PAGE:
There are a lot of different camps clustered under this big tent known as Evangelical Christianity. The idea of Evangelicalism as a single tent is more a theoretical idea than a practical one, as I suspect there never was a place and time in which we great-great-great grandchildren of the Protestant Reformation in which we were ever truly united. At this point in our history, if there ever was a tent, it has stretch to the point it no longer serves as much of a shelter those of us who still bear the uncomfortable identifier “Evangelical”. (Others of you may be reading these words with gladness from a place situated somewhere outside the tent, and may be tempted to say, “Good riddance to that circus tent”.)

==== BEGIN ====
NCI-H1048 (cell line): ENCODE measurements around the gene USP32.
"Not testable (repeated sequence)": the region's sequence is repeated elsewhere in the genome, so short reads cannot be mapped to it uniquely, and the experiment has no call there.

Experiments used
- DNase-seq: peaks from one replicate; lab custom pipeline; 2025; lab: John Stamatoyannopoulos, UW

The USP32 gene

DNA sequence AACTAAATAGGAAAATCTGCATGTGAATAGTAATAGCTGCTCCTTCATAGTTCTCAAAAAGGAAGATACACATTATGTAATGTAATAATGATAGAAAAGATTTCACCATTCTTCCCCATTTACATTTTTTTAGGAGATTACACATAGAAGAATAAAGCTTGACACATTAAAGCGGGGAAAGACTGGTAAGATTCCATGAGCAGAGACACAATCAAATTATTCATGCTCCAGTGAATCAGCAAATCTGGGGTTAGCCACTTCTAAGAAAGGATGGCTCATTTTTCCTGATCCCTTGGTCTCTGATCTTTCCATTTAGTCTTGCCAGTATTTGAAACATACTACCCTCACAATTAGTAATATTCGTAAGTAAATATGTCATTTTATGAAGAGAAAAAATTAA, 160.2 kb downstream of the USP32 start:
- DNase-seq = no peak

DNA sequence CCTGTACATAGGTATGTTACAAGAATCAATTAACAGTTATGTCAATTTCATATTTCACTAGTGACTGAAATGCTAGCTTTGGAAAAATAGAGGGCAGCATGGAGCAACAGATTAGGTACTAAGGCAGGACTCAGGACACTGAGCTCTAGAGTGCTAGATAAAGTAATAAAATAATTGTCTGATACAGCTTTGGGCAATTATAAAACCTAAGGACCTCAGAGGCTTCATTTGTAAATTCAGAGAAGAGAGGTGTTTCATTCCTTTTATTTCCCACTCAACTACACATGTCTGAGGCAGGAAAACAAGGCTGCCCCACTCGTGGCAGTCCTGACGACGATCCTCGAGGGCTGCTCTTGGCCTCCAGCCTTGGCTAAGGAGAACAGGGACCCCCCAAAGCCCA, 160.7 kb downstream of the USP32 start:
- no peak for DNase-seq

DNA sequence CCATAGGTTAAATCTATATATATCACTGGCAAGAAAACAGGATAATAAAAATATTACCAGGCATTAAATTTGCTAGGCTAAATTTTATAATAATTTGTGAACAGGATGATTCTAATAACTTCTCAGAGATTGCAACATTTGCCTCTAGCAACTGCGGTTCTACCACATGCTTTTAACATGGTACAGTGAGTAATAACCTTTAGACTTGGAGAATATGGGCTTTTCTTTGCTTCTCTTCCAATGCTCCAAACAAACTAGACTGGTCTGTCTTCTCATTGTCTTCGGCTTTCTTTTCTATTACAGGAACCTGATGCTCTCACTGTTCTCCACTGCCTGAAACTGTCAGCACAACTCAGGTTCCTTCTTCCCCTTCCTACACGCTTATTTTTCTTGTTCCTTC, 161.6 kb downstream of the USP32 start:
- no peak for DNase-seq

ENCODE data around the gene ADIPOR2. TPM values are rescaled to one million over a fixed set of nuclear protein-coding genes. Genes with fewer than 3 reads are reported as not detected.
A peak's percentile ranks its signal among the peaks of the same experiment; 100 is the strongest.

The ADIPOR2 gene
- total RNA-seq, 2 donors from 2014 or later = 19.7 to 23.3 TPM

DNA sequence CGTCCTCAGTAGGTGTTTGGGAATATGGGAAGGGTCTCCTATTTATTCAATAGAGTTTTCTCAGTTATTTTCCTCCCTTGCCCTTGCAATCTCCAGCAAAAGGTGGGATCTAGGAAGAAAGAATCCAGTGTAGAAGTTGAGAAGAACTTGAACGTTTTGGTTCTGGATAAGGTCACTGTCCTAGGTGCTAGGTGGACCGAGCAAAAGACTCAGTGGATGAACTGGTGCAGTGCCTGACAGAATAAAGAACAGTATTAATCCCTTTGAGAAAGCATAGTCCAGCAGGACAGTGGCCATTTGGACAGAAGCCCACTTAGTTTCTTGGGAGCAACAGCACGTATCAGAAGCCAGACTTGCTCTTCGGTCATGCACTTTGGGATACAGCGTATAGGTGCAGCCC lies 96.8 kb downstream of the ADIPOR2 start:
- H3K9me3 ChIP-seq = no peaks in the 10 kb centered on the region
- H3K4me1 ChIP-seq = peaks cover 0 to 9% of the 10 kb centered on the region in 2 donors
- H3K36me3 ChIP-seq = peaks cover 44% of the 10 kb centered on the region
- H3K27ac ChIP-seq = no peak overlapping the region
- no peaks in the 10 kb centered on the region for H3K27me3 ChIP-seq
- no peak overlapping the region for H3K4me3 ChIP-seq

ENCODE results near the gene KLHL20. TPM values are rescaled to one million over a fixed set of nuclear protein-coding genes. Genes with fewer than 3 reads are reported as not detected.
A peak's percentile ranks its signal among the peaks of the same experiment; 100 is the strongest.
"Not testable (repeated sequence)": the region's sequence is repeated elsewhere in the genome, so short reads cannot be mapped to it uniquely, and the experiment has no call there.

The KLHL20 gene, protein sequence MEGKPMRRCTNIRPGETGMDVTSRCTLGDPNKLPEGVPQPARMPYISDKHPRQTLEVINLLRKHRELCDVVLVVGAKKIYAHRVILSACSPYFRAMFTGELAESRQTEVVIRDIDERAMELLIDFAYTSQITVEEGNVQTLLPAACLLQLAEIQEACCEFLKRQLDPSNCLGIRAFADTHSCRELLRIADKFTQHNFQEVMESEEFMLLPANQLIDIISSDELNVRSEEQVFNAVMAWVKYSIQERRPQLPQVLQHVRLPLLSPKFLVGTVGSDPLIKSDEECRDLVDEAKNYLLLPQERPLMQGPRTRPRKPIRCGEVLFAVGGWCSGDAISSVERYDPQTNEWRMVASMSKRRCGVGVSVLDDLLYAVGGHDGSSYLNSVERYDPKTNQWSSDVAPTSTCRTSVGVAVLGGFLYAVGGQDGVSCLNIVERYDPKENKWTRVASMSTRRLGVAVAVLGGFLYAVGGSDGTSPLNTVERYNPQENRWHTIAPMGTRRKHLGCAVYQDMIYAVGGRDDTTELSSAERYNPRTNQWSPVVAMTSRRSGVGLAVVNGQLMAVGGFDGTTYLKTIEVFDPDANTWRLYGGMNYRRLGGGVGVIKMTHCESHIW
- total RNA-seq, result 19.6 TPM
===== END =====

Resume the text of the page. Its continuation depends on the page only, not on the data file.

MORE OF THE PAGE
There’s no need to go into great detail here about what has become evident about Evangelicalism: in a sort of reverse birth-pangs to its expansion through the 1960’s through the turn of the millennium, it is now contracting and some of its excesses are withering. The decline has exposed the places where we Evangelicals staked our tent pegs on shifting sand instead of solid rock.
So many of us have lived through church splits, been wounded at the hands of abusive leaders or mean-spirited behavior from those who are supposed to be our brothers and sisters, or been shaped by a subculture of cultural and political pugilism, which is an expression of flabby, unhealthy theology. And now, it seems that we may have hit the collective spiritual wall. [Read more]